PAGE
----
Mycotoxin Binder Definition and Application in Farm Animals

Application in animal feed

The addition of adsorbent (binder) materials to animal feeds is very common for the prevention of mycotoxicosis, especially aflatoxicosis. 


Mycotoxin binders are nutritionally inert substances added to animal feed in order to tightly bind and immobilize mycotoxins in the gastrointestinal tract of animals, thus reducing their bioavailability. 

This process is known as adsorption, and it constitutes the most well-known approach to detoxification of mycotoxins. 

Adsorption is a suitable strategy for aflatoxins, ergot alkaloids and ochratoxins, but it is not an efficient method to counteract trichothecenes, fumonisins and zearalenone.

Efficacious adsorption of mycotoxins depends on the polarity and shape of the mycotoxin, and the type of bonds that are formed between the toxin and the adsorbent.

Figure 1. Adsorption efficacy of different mycotoxins. 

Figure 1. Adsorption efficacy of different mycotoxins.
Figure 1. Adsorption efficacy of different mycotoxins.


Certain materials are better at binding than others. 

Examples of binder materials include: 

  • Silicates
  • Clays 
  • Yeast 
  • Charcoal

Bentonites are highly promising materials for adsorption of aflatoxin B1 (AfB1). Bentonites are clay minerals which result from the decomposition of volcanic ash consisting mainly of the phyllosilicate mineral montmorillonite (smectite). Bentonites have been reported to effectively decrease the inhibitory effects of dietary AfB1

Clay mineral binders alone are not an effective answer to all major mycotoxins. This holds especially true when it comes to counteracting Fusarium mycotoxins since their structures are not suitable for adsorption.

Activated charcoal represents a very unspecific binder, meaning that it also adsorbs nutrients.

How to choose the right product

An effective mycotoxin binder meets five key criteria, namely: 

  1. High adsorptive capacity 
  2. Irreversible – not easily undone
  3. Specific – only binds mycotoxins 
  4. Safe
  5. Scientifically proven through in vivo biomarker studies

Read more on The Truth About Mycotoxin Binders

Mycotoxin risk management

A complete mycotoxin mitigation strategy uses adsorption, biotransformation and bioprotection in order to protect farm animals, along with regular testing of feed ingredients. 

Many industry practitioners use a combination of tactics, such as: 

  • Mycotoxin detection
  • Application of a multi-strategy mycotoxin deactivator 
  • Good quality control 
  • Feed management 

Read The Most Popular Mycotoxin Mitigation Method May Surprise You

EU authorization

Mycofix® Secure is a bentonite (dioctahedral montmorillonite) that fulfills the strict requirements on aflatoxin-binding capability according to the European Union Reference Laboratory (EURL). In cooperation with the EURL, BIOMIN developed an analytical method to characterize the AfB1-binding capacity of bentonites, which has now become a crucial part of the authorization process for aflatoxin binders. These efforts spearheaded by BIOMIN have paved the way for legalizing “aflatoxin-binding” as an official claim.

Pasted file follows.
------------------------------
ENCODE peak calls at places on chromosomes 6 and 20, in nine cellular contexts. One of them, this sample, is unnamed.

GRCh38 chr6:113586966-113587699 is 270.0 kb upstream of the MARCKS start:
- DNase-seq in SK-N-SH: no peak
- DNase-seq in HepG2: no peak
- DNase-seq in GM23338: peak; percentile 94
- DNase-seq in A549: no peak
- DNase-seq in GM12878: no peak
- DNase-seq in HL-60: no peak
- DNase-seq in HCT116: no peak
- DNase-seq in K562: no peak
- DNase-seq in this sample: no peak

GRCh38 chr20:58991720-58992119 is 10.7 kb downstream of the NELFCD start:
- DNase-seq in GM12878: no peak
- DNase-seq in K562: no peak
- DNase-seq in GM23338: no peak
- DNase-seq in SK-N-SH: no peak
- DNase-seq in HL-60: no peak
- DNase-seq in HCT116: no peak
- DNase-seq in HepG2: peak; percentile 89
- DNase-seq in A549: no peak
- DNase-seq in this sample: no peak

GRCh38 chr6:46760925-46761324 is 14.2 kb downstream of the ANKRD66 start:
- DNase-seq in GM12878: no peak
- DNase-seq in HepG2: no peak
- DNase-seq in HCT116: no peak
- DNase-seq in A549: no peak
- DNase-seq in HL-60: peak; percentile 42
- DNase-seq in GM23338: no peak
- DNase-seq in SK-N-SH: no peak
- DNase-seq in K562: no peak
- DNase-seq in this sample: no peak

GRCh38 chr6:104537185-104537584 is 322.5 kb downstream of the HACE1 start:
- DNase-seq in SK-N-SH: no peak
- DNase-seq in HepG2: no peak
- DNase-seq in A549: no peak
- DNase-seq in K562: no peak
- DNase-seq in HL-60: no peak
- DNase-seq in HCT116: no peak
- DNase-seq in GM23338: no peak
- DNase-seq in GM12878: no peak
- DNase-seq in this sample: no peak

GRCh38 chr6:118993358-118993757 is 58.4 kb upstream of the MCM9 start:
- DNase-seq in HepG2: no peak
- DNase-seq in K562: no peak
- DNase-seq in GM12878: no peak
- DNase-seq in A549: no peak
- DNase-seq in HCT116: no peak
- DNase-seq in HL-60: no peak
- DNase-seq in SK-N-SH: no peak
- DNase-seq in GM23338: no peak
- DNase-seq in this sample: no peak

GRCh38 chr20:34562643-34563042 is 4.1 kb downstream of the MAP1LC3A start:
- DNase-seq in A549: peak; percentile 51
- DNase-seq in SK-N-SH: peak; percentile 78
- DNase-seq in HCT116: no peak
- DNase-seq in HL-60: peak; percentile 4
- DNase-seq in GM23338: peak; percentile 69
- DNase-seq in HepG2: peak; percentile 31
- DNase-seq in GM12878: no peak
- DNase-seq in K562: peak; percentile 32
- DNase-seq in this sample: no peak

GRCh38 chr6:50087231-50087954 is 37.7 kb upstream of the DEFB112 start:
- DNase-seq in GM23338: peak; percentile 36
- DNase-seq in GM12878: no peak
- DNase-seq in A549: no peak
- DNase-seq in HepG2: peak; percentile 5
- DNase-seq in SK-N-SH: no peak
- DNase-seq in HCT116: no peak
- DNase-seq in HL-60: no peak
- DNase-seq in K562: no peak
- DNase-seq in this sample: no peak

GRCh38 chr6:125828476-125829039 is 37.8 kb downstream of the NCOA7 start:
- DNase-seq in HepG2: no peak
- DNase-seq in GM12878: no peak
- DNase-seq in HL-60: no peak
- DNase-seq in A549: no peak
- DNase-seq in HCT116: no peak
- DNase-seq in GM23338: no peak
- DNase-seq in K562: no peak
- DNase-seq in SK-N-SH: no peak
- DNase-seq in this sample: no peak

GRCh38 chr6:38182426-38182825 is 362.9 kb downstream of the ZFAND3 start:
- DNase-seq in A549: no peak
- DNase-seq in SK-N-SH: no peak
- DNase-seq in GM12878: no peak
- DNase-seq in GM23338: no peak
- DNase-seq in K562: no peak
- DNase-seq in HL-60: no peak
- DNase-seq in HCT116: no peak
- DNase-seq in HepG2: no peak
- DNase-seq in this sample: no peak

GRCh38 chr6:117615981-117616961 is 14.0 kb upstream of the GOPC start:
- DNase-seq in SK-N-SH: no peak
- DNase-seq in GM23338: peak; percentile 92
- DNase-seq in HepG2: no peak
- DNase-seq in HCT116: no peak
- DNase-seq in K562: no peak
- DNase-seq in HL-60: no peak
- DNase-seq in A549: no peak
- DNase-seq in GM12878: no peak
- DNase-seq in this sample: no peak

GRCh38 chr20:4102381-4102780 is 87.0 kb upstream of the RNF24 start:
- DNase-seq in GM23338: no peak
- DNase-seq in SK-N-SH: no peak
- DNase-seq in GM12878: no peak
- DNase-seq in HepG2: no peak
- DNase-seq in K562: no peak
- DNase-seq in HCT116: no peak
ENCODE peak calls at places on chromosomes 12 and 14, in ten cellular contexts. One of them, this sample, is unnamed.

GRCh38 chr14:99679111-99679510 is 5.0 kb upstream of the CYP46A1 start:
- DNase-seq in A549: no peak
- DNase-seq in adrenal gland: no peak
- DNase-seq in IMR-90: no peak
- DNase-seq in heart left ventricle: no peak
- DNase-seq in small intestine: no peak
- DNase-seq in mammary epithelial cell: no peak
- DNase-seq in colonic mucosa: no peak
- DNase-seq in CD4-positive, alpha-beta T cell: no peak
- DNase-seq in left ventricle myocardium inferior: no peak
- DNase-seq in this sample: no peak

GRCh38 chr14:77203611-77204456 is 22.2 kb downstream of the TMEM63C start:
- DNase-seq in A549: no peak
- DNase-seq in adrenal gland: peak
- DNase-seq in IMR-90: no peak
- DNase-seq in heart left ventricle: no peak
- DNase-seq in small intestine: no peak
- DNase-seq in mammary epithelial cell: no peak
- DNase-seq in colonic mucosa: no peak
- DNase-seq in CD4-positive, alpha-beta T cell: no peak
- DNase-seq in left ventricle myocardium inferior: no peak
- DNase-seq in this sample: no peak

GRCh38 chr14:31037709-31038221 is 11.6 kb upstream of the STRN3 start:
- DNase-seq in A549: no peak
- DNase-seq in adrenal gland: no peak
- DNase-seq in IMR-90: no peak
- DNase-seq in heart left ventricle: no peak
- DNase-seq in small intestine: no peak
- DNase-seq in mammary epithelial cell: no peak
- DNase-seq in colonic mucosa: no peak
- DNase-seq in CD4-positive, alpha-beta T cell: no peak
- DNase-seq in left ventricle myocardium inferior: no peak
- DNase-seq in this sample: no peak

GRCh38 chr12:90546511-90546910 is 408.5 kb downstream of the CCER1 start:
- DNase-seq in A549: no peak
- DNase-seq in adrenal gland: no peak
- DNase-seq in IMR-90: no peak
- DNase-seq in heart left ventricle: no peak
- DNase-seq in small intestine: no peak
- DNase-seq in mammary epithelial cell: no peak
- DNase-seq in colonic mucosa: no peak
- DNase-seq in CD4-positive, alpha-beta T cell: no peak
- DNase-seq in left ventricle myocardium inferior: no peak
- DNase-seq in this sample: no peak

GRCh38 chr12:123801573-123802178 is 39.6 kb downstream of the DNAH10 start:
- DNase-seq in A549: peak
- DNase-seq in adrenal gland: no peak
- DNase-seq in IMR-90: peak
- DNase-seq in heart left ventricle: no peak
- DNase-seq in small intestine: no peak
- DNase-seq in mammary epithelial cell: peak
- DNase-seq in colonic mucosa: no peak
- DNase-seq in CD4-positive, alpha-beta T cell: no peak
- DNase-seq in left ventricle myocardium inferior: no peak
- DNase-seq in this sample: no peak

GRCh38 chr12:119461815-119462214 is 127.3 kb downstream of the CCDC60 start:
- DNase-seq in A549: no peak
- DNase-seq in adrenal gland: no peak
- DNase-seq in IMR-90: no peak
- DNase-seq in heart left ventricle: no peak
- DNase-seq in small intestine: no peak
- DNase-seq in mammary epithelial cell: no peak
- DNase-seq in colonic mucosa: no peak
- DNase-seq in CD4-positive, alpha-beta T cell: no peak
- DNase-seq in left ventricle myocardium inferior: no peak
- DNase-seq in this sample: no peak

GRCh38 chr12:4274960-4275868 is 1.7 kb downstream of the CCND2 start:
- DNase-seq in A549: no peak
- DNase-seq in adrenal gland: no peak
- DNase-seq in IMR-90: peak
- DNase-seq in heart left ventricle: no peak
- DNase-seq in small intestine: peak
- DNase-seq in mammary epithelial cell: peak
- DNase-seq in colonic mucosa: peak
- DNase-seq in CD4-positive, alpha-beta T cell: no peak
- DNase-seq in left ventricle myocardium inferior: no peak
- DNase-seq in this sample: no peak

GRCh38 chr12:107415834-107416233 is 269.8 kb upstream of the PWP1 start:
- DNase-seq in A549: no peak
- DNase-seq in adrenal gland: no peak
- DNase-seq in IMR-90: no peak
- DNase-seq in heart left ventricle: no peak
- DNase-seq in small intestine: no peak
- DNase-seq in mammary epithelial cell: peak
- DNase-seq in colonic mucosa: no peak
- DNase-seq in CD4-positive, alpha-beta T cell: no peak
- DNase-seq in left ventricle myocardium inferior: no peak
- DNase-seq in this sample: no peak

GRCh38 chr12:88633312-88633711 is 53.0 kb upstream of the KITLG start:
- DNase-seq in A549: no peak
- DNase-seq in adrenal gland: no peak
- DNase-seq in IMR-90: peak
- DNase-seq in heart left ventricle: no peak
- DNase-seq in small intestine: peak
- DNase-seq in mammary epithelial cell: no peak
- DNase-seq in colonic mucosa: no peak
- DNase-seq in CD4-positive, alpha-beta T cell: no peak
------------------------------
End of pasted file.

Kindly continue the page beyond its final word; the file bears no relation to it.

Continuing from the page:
Read EU authorizations for Mycofix® Secure and Biomin® BBSH 797; first-ever products with official anti-mycotoxin claim.

Endotoxin binding

Figure 2. Diagram of a lipopolysaccharide
Figure 2. Diagram of a lipopolysaccharide

Endotoxins, or so-called lipopolysaccharides (LPS) are cell wall components of Gram-negative bacteria that cause strong negative effects on the immune-system and inflammation processes and are therefore an underestimated risk in animal production.

During high bacterial challenge periods (killing of bacteria/overwhelming growth) the inflammatory response is increased due to LPS mediation of the receptors. As the animal has to fight the inflammation, a decrease in animal performance can occur. 

Endotoxins can be bound by certain clays due to their chemical structure and polarity that allows them to be accommodated in the layers of the bentonite. As for every good binder, the efficacy should be evaluated both in vitro and in vivo. 

To learn more about the performance of Mycofix® with endotoxins in vivo, read Mycotoxins, endotoxins and their control


  1. Schatzmayr, G., Zehner, F., Taubel, M., Schatzmayr, D., Klimitsch, A., Loibner, A. P. and Binder, E. M. (2006). Microbiologicals for deactivating mycotoxins. Mol. Nutr. Food Res. 543-551.
  2. Binder, E. M., Heidler, D., Schatzmayr, G., Thimm, N., Fuchs, E., Schuh, M., Krska, R., and Binder, J. (2001) Microbial detoxification of mycotoxins in animal feed. Sabino, M., Rodriguez-Amaya, D., and Corrêa, B. 10th International IUPAC Symposium on Mycotoxins and Phycotoxins. Mycotoxins and Phycotoxins in Perspective at the Turn of the Millennium , 271-277
  3. Huwig A, Freimund S, Kappeli O, Dutler H (2001) Mycotoxin detoxication of animal feed by different adsorbents. Toxicol. Lett. 122: 179-188